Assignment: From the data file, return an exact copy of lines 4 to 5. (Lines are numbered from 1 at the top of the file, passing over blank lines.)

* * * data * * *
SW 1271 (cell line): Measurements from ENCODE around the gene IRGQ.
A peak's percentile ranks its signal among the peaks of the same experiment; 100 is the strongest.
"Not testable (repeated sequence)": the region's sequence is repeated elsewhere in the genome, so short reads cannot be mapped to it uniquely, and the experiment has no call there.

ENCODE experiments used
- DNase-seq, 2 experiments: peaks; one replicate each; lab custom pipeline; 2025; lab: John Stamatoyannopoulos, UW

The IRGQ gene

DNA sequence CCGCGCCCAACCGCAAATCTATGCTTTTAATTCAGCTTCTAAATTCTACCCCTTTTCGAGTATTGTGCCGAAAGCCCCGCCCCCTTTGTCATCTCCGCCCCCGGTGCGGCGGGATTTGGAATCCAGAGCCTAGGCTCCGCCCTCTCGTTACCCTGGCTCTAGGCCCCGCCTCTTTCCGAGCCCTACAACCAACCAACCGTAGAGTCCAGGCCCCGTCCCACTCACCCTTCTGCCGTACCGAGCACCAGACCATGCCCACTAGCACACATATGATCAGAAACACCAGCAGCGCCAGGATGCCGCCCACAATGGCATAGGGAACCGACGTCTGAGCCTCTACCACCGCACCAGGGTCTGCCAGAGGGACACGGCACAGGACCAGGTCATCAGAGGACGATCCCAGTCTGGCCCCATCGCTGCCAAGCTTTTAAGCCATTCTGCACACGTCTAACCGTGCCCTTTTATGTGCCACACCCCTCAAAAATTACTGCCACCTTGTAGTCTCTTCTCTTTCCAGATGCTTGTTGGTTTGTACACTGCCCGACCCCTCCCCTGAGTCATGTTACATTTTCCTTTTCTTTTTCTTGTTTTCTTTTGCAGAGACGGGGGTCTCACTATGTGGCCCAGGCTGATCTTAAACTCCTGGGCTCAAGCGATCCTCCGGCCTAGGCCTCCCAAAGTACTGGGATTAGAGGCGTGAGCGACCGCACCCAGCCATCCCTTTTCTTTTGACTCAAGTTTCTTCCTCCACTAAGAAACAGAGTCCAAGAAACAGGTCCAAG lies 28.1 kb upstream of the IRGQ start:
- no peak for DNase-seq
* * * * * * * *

ENCODE experiments used
- DNase-seq, 2 experiments: peaks; one replicate each; lab custom pipeline; 2025; lab: John Stamatoyannopoulos, UW